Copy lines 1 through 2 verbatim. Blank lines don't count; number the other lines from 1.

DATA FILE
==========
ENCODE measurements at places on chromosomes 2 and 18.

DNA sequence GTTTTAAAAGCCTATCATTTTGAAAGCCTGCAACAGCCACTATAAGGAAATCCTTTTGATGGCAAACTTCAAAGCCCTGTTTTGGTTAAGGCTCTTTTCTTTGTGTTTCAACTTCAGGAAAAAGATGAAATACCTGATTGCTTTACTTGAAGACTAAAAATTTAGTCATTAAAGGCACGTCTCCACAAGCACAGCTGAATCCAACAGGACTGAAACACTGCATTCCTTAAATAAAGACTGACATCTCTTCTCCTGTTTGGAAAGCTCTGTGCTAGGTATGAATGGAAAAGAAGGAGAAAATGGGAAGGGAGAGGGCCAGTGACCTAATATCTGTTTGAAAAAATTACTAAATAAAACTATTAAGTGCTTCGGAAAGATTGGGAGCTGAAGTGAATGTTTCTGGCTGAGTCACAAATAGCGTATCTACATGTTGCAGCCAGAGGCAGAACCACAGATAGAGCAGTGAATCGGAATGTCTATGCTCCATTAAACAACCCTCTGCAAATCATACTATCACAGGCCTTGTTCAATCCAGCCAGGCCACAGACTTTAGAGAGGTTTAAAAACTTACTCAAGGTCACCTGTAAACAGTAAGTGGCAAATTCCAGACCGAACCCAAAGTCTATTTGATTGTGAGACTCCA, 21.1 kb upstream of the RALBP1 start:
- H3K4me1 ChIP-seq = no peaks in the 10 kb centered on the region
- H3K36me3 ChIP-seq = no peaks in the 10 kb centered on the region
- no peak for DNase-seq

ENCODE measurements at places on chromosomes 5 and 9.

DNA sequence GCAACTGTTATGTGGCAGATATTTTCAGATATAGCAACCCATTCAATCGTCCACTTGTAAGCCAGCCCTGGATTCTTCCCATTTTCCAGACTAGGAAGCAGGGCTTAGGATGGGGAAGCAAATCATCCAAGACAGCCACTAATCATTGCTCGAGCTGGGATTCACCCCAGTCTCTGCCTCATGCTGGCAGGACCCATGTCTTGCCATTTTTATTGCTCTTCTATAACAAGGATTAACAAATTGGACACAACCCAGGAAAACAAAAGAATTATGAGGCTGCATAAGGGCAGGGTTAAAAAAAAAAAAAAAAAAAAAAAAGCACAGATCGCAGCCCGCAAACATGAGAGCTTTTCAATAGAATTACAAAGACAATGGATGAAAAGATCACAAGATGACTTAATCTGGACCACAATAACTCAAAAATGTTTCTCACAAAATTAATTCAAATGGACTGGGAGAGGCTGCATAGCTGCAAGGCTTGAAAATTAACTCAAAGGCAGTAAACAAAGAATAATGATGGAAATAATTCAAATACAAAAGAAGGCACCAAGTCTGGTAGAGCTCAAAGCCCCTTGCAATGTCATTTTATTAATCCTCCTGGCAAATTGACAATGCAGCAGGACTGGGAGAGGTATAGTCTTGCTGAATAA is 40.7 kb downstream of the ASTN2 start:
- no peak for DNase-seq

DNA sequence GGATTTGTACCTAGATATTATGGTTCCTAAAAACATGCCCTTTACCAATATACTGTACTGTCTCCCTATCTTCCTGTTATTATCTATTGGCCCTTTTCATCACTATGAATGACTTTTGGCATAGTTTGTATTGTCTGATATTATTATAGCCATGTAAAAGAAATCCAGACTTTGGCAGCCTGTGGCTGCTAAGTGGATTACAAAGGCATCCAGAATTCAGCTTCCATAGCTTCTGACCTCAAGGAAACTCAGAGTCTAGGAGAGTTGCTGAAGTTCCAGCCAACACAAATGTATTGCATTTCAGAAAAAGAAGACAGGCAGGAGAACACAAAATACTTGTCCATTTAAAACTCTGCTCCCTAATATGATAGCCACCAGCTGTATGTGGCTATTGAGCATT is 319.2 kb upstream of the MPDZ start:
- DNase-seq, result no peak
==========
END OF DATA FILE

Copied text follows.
ENCODE measurements at places on chromosomes 2 and 18.

DNA sequence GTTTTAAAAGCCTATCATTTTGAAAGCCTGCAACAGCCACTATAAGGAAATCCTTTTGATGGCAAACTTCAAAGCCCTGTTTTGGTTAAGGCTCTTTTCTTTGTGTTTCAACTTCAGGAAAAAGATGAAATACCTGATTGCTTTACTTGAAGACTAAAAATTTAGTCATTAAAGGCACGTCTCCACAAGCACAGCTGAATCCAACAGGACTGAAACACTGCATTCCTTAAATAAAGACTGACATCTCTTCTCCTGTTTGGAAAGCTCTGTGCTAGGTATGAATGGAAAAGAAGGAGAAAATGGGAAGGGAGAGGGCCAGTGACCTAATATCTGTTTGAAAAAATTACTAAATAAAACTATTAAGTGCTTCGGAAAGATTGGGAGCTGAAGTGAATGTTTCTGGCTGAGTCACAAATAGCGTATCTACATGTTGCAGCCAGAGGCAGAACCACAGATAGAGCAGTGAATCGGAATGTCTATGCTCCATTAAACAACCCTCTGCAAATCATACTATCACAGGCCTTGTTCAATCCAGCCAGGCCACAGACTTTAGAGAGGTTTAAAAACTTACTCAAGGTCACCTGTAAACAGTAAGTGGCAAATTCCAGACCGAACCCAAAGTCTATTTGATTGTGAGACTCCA, 21.1 kb upstream of the RALBP1 start: